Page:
My top 10 favorite Windows hotkeys (keyboard shortcuts) [Guide]

Windows has a variety of shortcut keys for folders, Windows Explorer, system tools etc. These are 10 of my favorite Windows hotkeys. Most of them should work on all versions of Windows but some may only work on Vista or 7.

Ctrl + Tab

Ctrl + Tab is a great Windows shortcut key for browsers. When you press this shortcut key in a browser, it opens a site tab switcher in some browsers as in the shot below. Then you can flick through your open tabs with the keyboard shortcut.

windows shortcut keys

Alt + Tab

Alt + Tab is another great shortcut key which opens the Tab Switcher in the shot below. That displays thumbnails of all your open windows. From the Tab Switcher you can then select a window to open.

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PrtScn

The PrtScn shortcut key is not as essential as it once was, but might still be required for capturing screen shots. The PrtScn option captures full-size shots of the Windows desktop, and, unlike the Snipping Tool, can also capture shots from software that does not have a window mode as below. You can also further crop down PrtScn shots with image editing software.

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Ctrl + Z

Ctrl + Z is a Windows Explorer shortcut key which undoes selected options. For example, if you delete a folder in Windows Explorer it will come back if you press Ctrl + Z. Pressing Ctrl + Z will also revert renamed folders back to their originals. Note that it’s only effective if you press the shortcut key in Windows Explorer soon after deleting or renaming a folder.

Win + R

This is an accessory shortcut key that opens Run. You can open a range of software from Run, and the shortcut key gives more direct access to the accessory.

Ctrl + C

Ctrl + C is the shortcut key that copies text or images to the clipboard. It’s an invaluable shortcut key with which you can copy plenty of text from other sources. For example, with the shortcut key you can copy Java code snippet from websites such as FlashVortex to add animated texts to your own site.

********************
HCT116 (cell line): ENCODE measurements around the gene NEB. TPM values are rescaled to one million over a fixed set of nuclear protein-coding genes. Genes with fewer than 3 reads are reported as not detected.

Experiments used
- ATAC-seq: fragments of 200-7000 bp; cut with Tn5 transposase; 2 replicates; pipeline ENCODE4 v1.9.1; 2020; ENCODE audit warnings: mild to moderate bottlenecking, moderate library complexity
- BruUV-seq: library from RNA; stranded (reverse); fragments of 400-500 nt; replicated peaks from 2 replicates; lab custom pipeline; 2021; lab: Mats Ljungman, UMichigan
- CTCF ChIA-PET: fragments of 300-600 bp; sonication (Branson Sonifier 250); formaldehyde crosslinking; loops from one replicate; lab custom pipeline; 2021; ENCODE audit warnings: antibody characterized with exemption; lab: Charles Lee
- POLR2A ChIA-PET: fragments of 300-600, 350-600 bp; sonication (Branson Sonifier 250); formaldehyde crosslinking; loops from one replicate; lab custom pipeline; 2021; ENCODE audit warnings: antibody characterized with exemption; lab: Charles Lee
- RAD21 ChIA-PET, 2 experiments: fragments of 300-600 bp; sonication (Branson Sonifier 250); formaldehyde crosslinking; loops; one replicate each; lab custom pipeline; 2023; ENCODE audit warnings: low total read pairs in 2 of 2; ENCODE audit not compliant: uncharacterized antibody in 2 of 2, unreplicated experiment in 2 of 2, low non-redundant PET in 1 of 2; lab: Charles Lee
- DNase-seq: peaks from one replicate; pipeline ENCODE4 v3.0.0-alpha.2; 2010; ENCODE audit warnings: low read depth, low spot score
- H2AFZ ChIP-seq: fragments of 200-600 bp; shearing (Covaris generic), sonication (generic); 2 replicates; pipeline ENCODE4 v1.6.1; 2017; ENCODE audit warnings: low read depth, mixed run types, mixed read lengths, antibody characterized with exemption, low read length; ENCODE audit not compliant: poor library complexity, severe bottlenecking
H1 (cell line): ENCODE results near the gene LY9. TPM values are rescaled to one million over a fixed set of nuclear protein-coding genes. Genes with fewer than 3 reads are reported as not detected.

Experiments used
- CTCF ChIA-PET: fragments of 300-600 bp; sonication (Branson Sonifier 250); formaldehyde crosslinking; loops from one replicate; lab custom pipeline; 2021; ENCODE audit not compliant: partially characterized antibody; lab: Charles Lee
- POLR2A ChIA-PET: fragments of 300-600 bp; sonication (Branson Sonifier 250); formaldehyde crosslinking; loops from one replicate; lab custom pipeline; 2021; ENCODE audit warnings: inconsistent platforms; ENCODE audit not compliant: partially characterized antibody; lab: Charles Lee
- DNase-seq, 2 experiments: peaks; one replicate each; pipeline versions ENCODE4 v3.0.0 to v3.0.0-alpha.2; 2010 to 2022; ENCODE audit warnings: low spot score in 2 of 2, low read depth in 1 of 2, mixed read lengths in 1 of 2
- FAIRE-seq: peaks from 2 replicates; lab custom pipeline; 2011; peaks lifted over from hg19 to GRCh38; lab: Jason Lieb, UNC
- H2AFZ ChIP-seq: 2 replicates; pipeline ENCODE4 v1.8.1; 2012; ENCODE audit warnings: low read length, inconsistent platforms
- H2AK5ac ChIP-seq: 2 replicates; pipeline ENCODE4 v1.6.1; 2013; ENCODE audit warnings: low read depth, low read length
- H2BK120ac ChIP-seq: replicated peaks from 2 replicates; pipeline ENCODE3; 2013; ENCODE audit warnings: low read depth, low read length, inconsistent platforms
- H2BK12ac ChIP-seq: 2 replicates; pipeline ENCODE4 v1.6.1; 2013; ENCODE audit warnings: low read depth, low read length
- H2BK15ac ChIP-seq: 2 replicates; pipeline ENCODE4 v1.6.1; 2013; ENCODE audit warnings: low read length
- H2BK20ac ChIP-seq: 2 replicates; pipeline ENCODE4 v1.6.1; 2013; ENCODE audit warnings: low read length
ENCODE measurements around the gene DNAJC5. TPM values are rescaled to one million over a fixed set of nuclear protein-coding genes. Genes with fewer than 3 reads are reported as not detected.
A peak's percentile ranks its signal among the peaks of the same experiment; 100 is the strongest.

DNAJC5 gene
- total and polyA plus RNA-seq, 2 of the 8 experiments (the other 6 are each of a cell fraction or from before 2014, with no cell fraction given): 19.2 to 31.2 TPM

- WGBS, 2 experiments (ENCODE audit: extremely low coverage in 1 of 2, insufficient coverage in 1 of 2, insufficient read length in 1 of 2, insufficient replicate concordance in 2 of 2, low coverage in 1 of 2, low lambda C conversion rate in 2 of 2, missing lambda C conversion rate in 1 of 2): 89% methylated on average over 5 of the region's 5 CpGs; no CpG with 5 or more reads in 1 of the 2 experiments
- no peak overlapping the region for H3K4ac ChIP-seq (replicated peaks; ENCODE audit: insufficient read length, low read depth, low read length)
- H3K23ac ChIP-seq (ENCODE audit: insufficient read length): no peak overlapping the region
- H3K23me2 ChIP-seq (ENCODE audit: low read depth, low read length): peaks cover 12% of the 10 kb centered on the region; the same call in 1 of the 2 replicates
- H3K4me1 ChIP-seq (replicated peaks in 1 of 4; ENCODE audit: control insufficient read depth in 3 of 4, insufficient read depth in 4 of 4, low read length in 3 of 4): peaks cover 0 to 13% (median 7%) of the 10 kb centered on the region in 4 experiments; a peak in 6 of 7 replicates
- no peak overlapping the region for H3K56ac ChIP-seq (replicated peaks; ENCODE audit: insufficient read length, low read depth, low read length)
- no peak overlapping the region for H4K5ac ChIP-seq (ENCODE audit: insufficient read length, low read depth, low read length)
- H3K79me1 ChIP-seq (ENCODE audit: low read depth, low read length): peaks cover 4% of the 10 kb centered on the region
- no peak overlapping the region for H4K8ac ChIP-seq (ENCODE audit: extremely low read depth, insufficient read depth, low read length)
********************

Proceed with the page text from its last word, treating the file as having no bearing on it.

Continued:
Ctrl + V

This is the shortcut key which pastes anything that you copied with Ctrl + C. Open a word processor, and then press Ctrl + V to paste anything that you might have copied. It also pastes PrtScn shots to image editing software.

Shift + Delete

Select a file and press Shift + Delete to delete it. Not only does the shortcut key delete the file, it also bypasses the Recycle Bin. As such, the Recycle Bin remains empty.

Win + M

This is a great shortcut key if you have 10 windows open on the desktop. When you press the  shortcut key, it minimizes all open windows. The Windows 7 Show desktop button also minimizes all open windows, but Vista does not have that button.

Ctrl + Alt + Del

This is also among the most essential of Windows shortcut keys. Ctrl + Alt + Del opens the Task Manager from where you can close running programs. Whenever software freezes up, and is not responding, you can press Ctrl + Alt + Del to open the Task Manager and close the programs.

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Conclusion

Those are 10 great Windows shortcut keys that you should add to desktop sticky notes. You can also set up plenty more keyboard shortcuts with software such as WinKey. Alternatively, right-click a desktop shortcut, select Properties and enter a key in the Shortcut key text box.

Do you have any favorite hotkeys not mentioned here? Let us know in the comments below!

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11 comments

  1. Karl K

    @David Roper – F2 has nothing at all to do with calling up the Task Manager. It is, however, a fast way to rename an INDIVIDUAL FILE. In Windows Explorer, select (highlight) a file you want to rename and hit F2. This will “open” the file name (in WinExplorer) so you can rename or edit the name of the file. The CONTENTS of the file are not changed — just the name.

  2. RobCr

    David, Pepper,
    Because of the variations between Windows versions AND the hot keys registered by numerous programs, I was hoping for a program that burrows around and then provides a complete and accurate list of what the running Windows will respond to.

    Regards,
    Rob

  3. David Roper

    [@RobCr] What I did was to write them into a text file that suited me (my definitions, etc) and then place a batch file in startup to run an editor (like Notepad) with it as “target” to open, so I can always pop it up anytime from the tray area on bottom of screen. Hope that helps instead of waiting for an application to be written.